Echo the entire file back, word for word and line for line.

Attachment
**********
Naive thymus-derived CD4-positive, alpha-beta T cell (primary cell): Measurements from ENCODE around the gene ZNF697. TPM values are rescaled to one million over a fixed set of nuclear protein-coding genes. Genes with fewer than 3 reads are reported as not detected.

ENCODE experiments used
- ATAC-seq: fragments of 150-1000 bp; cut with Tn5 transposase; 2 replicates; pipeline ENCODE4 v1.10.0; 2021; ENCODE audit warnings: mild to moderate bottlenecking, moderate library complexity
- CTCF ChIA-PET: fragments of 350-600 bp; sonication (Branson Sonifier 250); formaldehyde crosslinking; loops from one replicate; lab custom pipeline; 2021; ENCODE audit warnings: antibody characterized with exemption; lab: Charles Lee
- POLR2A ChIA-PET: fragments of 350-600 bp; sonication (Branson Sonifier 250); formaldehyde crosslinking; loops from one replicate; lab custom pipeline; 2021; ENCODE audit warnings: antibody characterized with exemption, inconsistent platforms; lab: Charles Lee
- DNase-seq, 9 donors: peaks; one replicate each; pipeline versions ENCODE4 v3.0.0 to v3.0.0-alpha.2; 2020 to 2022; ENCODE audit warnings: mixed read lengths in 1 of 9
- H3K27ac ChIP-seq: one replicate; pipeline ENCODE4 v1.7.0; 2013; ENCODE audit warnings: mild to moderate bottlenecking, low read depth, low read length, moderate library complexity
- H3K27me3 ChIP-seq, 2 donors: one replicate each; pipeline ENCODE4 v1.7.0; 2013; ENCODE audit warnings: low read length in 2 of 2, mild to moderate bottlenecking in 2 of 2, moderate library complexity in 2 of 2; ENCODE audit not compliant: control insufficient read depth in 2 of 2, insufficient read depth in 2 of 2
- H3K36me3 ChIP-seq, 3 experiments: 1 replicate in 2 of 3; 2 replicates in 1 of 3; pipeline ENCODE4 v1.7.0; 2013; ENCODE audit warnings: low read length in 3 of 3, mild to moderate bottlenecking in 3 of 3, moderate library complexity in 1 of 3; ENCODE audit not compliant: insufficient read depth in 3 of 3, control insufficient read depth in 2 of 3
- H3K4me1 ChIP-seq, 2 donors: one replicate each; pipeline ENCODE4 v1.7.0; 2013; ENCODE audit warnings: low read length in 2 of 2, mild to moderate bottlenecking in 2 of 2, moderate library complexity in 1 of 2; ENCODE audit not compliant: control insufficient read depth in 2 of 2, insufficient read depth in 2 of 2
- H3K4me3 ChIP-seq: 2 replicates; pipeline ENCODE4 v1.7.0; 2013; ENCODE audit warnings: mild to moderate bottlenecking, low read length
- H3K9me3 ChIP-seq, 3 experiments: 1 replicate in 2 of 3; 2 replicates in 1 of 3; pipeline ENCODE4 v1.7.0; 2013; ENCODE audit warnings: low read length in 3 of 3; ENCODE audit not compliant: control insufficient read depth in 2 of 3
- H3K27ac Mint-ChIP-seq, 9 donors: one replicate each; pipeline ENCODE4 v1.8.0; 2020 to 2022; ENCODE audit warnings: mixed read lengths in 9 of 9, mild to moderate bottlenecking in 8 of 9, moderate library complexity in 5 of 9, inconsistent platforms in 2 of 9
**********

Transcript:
Naive thymus-derived CD4-positive, alpha-beta T cell (primary cell): Measurements from ENCODE around the gene ZNF697. TPM values are rescaled to one million over a fixed set of nuclear protein-coding genes. Genes with fewer than 3 reads are reported as not detected.

ENCODE experiments used
- ATAC-seq: fragments of 150-1000 bp; cut with Tn5 transposase; 2 replicates; pipeline ENCODE4 v1.10.0; 2021; ENCODE audit warnings: mild to moderate bottlenecking, moderate library complexity
- CTCF ChIA-PET: fragments of 350-600 bp; sonication (Branson Sonifier 250); formaldehyde crosslinking; loops from one replicate; lab custom pipeline; 2021; ENCODE audit warnings: antibody characterized with exemption; lab: Charles Lee
- POLR2A ChIA-PET: fragments of 350-600 bp; sonication (Branson Sonifier 250); formaldehyde crosslinking; loops from one replicate; lab custom pipeline; 2021; ENCODE audit warnings: antibody characterized with exemption, inconsistent platforms; lab: Charles Lee
- DNase-seq, 9 donors: peaks; one replicate each; pipeline versions ENCODE4 v3.0.0 to v3.0.0-alpha.2; 2020 to 2022; ENCODE audit warnings: mixed read lengths in 1 of 9
- H3K27ac ChIP-seq: one replicate; pipeline ENCODE4 v1.7.0; 2013; ENCODE audit warnings: mild to moderate bottlenecking, low read depth, low read length, moderate library complexity
- H3K27me3 ChIP-seq, 2 donors: one replicate each; pipeline ENCODE4 v1.7.0; 2013; ENCODE audit warnings: low read length in 2 of 2, mild to moderate bottlenecking in 2 of 2, moderate library complexity in 2 of 2; ENCODE audit not compliant: control insufficient read depth in 2 of 2, insufficient read depth in 2 of 2
- H3K36me3 ChIP-seq, 3 experiments: 1 replicate in 2 of 3; 2 replicates in 1 of 3; pipeline ENCODE4 v1.7.0; 2013; ENCODE audit warnings: low read length in 3 of 3, mild to moderate bottlenecking in 3 of 3, moderate library complexity in 1 of 3; ENCODE audit not compliant: insufficient read depth in 3 of 3, control insufficient read depth in 2 of 3
- H3K4me1 ChIP-seq, 2 donors: one replicate each; pipeline ENCODE4 v1.7.0; 2013; ENCODE audit warnings: low read length in 2 of 2, mild to moderate bottlenecking in 2 of 2, moderate library complexity in 1 of 2; ENCODE audit not compliant: control insufficient read depth in 2 of 2, insufficient read depth in 2 of 2
- H3K4me3 ChIP-seq: 2 replicates; pipeline ENCODE4 v1.7.0; 2013; ENCODE audit warnings: mild to moderate bottlenecking, low read length
- H3K9me3 ChIP-seq, 3 experiments: 1 replicate in 2 of 3; 2 replicates in 1 of 3; pipeline ENCODE4 v1.7.0; 2013; ENCODE audit warnings: low read length in 3 of 3; ENCODE audit not compliant: control insufficient read depth in 2 of 3
- H3K27ac Mint-ChIP-seq, 9 donors: one replicate each; pipeline ENCODE4 v1.8.0; 2020 to 2022; ENCODE audit warnings: mixed read lengths in 9 of 9, mild to moderate bottlenecking in 8 of 9, moderate library complexity in 5 of 9, inconsistent platforms in 2 of 9